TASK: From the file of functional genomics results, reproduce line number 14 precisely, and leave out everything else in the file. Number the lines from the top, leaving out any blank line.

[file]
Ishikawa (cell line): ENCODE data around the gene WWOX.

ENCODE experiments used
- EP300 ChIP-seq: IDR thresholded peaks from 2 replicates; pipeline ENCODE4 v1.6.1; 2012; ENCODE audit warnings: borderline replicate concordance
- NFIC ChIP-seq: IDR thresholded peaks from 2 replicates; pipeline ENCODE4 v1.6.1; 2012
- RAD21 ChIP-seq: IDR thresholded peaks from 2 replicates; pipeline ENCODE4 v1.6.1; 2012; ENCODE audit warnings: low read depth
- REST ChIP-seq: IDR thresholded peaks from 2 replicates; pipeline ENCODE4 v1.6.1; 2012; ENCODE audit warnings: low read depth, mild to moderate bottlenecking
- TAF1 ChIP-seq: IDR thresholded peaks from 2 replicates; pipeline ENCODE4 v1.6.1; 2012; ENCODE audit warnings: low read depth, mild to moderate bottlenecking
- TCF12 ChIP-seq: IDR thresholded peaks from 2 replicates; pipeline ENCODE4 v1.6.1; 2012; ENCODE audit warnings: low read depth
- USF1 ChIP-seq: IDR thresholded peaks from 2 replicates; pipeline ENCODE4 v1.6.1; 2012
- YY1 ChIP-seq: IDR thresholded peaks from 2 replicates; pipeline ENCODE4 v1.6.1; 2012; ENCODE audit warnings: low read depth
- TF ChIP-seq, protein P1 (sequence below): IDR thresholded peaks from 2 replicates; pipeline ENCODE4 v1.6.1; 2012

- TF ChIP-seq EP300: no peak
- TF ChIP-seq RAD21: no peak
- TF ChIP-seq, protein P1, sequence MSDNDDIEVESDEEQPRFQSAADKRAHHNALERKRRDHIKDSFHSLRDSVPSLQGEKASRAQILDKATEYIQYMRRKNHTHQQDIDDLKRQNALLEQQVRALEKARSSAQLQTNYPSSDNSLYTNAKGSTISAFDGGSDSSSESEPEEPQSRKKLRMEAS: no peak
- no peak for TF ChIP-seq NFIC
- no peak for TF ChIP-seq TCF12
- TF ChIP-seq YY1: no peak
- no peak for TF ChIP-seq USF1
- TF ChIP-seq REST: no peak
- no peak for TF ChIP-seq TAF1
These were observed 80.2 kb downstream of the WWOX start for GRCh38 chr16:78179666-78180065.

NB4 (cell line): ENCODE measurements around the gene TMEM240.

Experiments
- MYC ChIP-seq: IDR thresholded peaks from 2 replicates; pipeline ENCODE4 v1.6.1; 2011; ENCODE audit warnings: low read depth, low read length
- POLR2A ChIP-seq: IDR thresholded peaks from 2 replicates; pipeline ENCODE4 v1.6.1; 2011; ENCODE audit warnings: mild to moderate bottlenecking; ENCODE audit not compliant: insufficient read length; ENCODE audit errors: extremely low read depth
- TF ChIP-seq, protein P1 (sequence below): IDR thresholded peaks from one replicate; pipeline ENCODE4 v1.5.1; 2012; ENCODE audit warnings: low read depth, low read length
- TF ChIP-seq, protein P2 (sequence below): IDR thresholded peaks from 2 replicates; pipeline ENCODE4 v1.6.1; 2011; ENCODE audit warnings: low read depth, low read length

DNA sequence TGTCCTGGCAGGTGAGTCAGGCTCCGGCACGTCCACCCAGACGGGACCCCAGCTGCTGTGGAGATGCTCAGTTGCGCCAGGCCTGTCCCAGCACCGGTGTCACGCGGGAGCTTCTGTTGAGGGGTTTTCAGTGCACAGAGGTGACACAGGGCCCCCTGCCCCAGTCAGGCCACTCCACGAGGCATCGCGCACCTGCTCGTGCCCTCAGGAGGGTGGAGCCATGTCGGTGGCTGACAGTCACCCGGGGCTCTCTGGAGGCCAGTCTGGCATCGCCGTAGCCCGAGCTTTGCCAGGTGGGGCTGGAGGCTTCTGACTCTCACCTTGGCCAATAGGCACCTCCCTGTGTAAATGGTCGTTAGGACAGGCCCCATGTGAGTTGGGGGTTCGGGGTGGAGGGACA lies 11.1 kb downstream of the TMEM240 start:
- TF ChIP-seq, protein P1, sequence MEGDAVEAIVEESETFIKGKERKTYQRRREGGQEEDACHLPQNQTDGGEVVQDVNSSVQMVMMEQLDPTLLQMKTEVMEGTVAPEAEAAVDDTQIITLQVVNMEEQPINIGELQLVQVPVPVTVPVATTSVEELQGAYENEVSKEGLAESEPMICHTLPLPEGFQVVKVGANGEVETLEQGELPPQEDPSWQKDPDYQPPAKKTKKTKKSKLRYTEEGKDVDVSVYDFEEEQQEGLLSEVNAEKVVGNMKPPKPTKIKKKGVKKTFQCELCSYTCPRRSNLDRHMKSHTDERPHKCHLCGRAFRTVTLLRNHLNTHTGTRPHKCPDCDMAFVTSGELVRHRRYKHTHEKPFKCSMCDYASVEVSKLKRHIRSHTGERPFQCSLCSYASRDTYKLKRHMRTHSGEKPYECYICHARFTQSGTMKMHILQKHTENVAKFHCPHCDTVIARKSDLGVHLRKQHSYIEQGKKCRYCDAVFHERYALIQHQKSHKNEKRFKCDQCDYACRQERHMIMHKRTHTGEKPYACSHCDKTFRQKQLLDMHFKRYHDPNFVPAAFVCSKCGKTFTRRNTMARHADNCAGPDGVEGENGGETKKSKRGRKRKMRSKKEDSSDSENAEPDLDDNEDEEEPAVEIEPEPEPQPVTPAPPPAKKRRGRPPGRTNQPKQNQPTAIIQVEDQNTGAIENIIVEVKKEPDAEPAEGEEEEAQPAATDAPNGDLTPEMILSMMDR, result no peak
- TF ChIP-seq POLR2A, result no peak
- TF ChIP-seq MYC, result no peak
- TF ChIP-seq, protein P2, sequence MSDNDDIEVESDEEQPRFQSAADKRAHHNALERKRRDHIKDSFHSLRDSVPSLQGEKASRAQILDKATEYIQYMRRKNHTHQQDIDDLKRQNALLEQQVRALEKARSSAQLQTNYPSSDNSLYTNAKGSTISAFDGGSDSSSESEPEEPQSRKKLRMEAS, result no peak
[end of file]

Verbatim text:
- TF ChIP-seq, protein P1, sequence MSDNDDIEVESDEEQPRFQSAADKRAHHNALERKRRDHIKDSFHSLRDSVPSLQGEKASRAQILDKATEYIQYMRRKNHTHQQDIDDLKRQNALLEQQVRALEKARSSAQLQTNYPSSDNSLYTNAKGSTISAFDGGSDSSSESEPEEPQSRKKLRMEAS: no peak